{icon} USS Los Angeles, SSN 688. [61K jpg]
{icon} USS Birmingham, SSN 695. [44K jpg]
{icon} USS Hyman G. Rickover, SSN 709. I love shots like this; the boat really looks like it's drilling through the water. [43K jpg]
{icon} USS Honolulu, SSN 718. [34K jpg]
{icon} USS Oklahoma City, SSN 723, in the Suez Canal with a carrier. [79K jpg]
{icon} USS Helena, SSN 725, a very dramatic photo. [276K jpg]
San Juan Improved Los Angeles Class Attack Submarines
{icon} USS Albany, SSN 753. The improvement was to move the diving planes from the sail to the hull, for better slow-speed control submerged. Photo: Newport News Shipbuilding [105K jpg]
{icon} USS Scranton, SSN 756, during an at-sea mail call, February, 1996. [42K jpg]
{icon} USS Annapolis, SSN 760. [22K jpg]
{icon} USS Columbus, SSN 762, a pretty unusual view. [147K jpg]
{icon} USS Montpelier, SSN 765, for some reason, an angle not usually seen. [50K jpg]
{icon} USS Columbia, SSN 771, being launched. [44K jpg]
Seawolf: The Latest, Maybe Last Class
{icon} USS Seawolf, SSN 774/021, final stages of construction at Electric Boat. [62K jpg]
{icon} USS Seawolf, SSN 774/021, docked after launch. The many new features of this submarine represent a dramatic improvement over earlier designs. Today's role for Seawolf has not been publicly defined. [73K jpg]
{icon} USS Seawolf, SSN 774/021, docked after launch, another angle. [67K jpg]
{icon} USS Seawolf, SSN 774/021, at her sea trials. [58K jpg]
{icon} USS Seawolf, SSN 774/021, en route to her first sea trials, July 3, 1996. [73K jpg]
Other Boats
{icon} This is the USS Thresher, SSN 593, tragically lost in an implosion accident in 1963, carrying 16 officers, 96 enlisted men and 17 civilian technicians to their final resting place in 8500 feet of water. The last moments might be imagined from this SubNet account: "Fifteen minutes after reaching her assigned test depth, the submarine communicated with Skylark by underwater telephone, apprising the submarine rescue ship of difficulties. Garbled transmissions indicated that -- far below the surface -- things were going wrong. Suddenly, listeners in Skylark heard a noise 'like air rushing into an air tank,' -- then, silence." [17K jpg]
{icon} This is the USS Permit, SSN 594 the first of a class by default; the Thresher was the actual beginning of the line, but with her sinking, the designation went to the next boat. [29K jpg]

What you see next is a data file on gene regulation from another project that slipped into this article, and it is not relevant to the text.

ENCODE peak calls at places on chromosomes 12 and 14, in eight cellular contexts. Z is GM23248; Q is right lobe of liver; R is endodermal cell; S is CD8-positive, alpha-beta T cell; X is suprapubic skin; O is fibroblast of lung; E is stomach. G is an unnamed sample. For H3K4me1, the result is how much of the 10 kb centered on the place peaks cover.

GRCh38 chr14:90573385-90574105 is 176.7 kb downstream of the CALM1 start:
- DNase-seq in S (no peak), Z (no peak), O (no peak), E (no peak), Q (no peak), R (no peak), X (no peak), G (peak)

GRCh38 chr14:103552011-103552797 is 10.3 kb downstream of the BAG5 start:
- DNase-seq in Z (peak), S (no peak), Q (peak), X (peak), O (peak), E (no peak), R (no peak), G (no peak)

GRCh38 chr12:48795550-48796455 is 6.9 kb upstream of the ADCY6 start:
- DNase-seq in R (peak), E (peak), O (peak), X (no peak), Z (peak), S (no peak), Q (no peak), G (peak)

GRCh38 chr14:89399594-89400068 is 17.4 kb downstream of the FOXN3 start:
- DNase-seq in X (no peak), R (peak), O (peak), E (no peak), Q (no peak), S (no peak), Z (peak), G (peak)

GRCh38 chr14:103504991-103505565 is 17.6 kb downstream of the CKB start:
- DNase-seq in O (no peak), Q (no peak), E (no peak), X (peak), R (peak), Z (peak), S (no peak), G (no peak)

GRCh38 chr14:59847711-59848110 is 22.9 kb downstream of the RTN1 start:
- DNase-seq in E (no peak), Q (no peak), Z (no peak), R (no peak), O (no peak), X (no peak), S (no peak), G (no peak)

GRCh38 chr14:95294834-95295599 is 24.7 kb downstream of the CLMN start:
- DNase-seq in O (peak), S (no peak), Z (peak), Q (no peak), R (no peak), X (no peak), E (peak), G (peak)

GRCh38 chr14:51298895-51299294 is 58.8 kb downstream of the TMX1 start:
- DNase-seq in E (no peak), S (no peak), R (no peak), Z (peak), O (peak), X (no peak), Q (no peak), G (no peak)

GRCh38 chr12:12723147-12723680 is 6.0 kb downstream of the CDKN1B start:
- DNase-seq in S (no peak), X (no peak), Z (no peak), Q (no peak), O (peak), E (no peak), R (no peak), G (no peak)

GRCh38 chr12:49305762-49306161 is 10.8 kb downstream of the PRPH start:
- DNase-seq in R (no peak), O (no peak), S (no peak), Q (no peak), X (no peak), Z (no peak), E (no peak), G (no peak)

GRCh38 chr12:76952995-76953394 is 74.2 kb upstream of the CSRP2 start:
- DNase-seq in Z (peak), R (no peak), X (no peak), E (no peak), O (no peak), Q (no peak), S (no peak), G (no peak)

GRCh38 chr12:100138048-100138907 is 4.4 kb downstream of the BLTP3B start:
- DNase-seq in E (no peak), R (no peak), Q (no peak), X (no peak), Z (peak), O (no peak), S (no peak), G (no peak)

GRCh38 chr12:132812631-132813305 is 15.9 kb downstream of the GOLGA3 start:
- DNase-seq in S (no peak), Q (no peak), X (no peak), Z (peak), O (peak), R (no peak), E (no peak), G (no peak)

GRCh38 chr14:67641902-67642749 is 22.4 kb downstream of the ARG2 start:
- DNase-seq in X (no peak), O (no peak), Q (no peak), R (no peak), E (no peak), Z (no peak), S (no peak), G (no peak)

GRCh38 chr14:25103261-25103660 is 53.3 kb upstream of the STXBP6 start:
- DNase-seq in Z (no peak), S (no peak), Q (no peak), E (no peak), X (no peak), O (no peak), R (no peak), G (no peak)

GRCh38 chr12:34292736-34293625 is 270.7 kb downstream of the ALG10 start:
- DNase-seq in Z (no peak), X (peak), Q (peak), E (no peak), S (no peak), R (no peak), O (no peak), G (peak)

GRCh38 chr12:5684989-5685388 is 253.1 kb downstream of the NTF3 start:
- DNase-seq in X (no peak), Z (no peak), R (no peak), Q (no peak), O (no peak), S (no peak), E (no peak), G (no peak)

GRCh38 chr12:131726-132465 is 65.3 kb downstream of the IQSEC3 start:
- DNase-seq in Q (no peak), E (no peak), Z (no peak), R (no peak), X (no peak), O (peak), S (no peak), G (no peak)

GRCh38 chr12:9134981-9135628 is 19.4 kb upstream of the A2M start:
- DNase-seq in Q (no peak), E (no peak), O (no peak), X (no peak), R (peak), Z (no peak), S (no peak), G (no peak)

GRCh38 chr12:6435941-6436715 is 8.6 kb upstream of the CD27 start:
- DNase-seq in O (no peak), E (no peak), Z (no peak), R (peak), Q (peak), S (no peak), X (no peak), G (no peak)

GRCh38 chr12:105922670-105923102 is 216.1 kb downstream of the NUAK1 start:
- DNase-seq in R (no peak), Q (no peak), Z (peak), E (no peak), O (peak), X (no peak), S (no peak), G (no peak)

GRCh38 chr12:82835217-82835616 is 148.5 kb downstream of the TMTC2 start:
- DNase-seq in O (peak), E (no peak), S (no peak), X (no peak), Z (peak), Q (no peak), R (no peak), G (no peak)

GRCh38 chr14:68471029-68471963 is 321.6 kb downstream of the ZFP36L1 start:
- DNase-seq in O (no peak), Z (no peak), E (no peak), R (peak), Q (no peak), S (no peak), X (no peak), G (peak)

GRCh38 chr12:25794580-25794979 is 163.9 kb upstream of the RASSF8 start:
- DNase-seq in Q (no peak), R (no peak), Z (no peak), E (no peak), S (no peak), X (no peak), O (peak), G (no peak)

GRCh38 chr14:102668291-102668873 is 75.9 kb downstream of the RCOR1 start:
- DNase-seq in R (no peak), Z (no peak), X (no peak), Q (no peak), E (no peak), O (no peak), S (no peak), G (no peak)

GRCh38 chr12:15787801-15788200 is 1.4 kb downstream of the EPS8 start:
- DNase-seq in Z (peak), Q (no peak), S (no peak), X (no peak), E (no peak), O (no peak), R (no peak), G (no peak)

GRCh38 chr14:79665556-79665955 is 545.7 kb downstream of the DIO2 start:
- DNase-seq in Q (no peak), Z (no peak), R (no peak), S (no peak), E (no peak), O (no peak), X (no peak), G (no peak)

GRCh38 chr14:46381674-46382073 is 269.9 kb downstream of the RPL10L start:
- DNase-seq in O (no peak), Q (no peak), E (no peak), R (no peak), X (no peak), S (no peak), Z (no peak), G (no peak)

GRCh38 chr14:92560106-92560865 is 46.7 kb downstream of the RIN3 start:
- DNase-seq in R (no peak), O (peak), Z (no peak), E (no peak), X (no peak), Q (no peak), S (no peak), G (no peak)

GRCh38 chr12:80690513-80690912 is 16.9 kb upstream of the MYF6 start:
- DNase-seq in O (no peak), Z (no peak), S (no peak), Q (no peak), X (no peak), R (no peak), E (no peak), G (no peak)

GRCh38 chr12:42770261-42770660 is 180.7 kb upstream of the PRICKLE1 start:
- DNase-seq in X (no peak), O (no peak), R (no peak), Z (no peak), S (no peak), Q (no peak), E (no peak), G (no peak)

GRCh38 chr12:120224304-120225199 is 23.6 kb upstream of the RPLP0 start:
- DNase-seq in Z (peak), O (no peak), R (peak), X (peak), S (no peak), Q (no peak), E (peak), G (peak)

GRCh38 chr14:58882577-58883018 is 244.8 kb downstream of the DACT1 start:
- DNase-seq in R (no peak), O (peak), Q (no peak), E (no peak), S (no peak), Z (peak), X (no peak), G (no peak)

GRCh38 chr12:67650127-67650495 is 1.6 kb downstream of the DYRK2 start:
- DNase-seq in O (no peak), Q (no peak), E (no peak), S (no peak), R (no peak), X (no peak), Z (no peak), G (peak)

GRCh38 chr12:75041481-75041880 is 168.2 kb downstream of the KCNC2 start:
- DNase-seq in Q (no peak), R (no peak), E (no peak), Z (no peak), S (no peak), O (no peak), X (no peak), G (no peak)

{icon} The USS Patrick Henry, SSBN 599. [43K jpg]
{icon} USS Glenard P. Lipscomb, SSN 685. This boat, I'm informed by a former CO, was decommissioned owing to maintenance problems with her electric drive generators at the end of her active service. Subsequently I learned that the boat was broken up in 1989-90. [180K jpg]
Historic Pictures
{icon} The launch of USS Nautilus, SSN 571. The world's first boat with a nuclear power plant. [199K jpg]
{icon} USS Nautilus, SSN 571, cruising on the surface. Designated a National Historic Landmark by the Secretary of the Interior in 1982, she was towed to Groton in 1985. [21K jpg]
{icon} Albacore was a radical departure in submarine design, necessitated by rethinking the whole underwater warship enterprise. Whereas earlier submarines were optimized for surface operations, submerging only when necessary, later designs, many of them tested for the first time in the various phases of the Albacore project, when coupled with nuclear propulsion allowed submarines to operate to best advantage, both strategically and tactically, while submerged. The main innovations were the teardrop shaped hull, a new steel for the pressure hull, and on-axis propellers. [133K jpg]
{icon} A stern view of Albacore, showing her counter-rotating on-axis propellers and X-shaped aft control surfaces, a feature used on no other US submarine. [192K jpg]
{icon} Albacore's one-man driving station, one of a number of aircraft-inspired features of this unique boat. Other US submarines have opted for a two-man driving crew, however. [130K jpg]
{icon} One of the oddest-looking smaller boats, the 2600-ton USS Tullibee, SSN597. [23K jpg]

There are quite a few submarine-related pages on the net. Real afficionados probably know about them, but here are a couple links I discovered while looking for these photos.